The Death of Sweet Mister by Daniel Woodrell
Daniel Woodrell's Winter's Bone was one of the best books I've ever read, so I naturally picked up several of his other novels. The Death of Sweet Mister is populated with the same sort of misfits. It feels wrong to call them hillbillies, but the events of the novel fulfill some of our worst ideas of the dwellers of the backwoods and hollows of the Ozarks. Like Winter's Bone, the central character of this novel is also a juvenile, but with none of the same spunk and determination.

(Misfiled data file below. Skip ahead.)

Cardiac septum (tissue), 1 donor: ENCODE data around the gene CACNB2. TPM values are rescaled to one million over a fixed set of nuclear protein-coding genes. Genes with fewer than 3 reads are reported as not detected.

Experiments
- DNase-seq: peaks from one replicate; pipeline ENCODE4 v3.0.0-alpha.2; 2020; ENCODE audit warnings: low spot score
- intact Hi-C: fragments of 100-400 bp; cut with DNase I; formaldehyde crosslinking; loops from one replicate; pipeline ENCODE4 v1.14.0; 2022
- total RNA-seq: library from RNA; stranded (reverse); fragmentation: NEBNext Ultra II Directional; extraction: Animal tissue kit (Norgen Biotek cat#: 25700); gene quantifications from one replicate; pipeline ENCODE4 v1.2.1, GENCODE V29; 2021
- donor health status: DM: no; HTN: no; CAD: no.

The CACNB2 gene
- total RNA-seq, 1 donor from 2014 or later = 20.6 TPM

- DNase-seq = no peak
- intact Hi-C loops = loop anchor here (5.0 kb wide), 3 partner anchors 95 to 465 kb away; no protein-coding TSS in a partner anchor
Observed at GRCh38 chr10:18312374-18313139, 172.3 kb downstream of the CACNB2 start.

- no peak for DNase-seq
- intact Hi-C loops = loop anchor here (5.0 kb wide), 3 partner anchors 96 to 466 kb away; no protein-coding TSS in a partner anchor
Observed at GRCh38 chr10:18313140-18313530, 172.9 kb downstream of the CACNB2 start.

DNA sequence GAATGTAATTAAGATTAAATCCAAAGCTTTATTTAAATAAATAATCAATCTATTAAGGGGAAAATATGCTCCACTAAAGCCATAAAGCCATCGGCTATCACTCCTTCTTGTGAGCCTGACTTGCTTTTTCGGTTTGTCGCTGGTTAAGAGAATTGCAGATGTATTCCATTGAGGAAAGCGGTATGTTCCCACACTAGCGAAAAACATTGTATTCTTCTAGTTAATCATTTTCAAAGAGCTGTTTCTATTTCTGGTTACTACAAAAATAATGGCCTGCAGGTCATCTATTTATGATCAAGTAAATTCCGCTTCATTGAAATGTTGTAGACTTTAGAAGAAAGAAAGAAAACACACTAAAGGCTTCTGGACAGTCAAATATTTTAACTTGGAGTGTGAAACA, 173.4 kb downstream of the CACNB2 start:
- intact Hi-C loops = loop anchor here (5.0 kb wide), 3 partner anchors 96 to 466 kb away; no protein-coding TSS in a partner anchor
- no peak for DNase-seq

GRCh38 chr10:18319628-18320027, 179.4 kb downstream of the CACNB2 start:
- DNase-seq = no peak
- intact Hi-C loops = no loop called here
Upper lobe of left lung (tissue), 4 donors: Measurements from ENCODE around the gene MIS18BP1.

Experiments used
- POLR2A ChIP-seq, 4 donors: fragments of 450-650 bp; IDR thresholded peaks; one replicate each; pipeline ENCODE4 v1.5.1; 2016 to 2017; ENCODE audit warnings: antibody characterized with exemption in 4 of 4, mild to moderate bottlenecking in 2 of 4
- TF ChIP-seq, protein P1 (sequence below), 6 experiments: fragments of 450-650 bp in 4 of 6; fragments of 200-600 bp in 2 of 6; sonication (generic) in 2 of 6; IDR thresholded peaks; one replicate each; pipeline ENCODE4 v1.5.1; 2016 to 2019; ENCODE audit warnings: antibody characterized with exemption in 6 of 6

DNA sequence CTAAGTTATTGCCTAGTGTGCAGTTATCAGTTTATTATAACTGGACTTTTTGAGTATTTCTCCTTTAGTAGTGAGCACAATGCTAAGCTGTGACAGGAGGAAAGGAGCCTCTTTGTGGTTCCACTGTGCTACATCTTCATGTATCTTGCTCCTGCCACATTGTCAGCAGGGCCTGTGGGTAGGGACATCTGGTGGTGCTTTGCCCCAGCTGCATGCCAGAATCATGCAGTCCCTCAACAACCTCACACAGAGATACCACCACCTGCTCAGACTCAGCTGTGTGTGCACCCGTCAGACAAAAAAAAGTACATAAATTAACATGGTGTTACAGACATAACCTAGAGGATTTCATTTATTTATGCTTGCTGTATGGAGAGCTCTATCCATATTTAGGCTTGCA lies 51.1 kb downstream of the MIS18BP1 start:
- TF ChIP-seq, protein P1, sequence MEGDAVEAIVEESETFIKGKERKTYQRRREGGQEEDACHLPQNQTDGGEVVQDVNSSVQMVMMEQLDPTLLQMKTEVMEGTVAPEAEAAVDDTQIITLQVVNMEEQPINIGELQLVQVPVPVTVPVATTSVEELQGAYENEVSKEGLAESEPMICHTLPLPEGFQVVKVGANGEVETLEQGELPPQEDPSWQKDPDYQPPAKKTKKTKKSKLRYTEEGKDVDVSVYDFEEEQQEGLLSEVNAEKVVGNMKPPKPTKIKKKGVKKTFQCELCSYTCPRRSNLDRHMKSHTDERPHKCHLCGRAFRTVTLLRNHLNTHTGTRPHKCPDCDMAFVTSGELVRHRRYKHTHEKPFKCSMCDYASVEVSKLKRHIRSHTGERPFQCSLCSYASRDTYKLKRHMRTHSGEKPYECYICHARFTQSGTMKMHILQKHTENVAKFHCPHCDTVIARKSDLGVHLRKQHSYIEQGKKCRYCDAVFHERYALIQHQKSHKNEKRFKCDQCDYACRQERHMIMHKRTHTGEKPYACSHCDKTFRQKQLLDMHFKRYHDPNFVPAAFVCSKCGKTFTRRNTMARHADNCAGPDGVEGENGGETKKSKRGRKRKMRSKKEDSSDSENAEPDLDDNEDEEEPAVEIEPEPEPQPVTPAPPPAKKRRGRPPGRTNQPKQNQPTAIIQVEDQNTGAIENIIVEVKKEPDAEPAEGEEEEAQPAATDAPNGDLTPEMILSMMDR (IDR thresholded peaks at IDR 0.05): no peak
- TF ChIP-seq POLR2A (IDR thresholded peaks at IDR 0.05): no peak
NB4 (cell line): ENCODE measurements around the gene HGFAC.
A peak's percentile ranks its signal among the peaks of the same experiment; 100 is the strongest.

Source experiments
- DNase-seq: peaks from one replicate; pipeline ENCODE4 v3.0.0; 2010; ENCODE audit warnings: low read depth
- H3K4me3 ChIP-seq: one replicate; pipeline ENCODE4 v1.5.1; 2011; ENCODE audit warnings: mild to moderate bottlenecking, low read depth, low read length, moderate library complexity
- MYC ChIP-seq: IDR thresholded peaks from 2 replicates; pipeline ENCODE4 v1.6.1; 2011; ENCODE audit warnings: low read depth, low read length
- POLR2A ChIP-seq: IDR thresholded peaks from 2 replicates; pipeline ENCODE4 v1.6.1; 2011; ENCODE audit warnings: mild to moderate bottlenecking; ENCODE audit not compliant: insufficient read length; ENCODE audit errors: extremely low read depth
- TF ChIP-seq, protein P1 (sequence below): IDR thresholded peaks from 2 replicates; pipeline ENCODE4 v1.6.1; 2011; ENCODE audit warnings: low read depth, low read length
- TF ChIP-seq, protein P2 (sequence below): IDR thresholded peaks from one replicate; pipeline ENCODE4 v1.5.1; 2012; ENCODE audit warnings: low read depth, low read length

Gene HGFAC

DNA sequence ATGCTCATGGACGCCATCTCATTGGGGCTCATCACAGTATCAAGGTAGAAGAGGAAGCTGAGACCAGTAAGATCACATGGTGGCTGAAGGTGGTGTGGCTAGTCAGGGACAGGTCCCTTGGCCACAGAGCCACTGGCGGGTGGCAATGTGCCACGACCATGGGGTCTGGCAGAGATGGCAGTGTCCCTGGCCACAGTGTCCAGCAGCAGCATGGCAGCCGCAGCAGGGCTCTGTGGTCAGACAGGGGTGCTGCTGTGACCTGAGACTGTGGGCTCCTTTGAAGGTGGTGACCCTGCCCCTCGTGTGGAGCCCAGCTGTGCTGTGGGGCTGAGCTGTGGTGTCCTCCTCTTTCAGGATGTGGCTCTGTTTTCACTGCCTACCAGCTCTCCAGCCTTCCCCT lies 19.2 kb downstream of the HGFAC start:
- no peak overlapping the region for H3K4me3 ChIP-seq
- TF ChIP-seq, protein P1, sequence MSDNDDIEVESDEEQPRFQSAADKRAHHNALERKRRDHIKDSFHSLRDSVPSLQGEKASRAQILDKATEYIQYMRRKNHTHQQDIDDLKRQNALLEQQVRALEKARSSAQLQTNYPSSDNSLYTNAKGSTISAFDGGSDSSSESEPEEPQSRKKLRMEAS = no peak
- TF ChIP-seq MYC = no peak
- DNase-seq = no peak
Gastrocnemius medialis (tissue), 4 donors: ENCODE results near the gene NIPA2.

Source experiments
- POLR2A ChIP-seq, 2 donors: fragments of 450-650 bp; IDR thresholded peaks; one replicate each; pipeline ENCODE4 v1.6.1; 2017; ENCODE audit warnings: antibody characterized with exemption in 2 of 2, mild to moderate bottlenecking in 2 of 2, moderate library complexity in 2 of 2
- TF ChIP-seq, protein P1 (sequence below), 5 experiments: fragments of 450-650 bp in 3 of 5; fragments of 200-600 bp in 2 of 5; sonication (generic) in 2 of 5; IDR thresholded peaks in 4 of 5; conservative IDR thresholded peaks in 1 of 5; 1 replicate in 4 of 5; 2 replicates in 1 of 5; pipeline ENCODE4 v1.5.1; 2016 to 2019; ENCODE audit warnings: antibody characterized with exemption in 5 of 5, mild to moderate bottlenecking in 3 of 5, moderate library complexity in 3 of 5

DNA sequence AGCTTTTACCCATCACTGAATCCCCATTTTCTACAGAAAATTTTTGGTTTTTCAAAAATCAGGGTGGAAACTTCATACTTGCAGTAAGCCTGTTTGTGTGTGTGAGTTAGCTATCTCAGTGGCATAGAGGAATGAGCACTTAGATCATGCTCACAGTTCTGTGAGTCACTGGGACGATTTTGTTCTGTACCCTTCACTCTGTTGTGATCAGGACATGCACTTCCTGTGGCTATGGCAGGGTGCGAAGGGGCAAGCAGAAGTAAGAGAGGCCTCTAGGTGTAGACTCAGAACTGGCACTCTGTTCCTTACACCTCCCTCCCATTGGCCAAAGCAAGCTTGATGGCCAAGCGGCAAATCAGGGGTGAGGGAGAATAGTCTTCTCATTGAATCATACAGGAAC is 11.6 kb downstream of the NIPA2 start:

There is much violence and general brutality here, a world bleak and desperate, but rendered with precision. Woodrell's writing talent is certainly on display here, though the book is hardly as haunting as Winter's Bone. And though I enjoyed it, the novel has elements that are disturbing and hard to get past.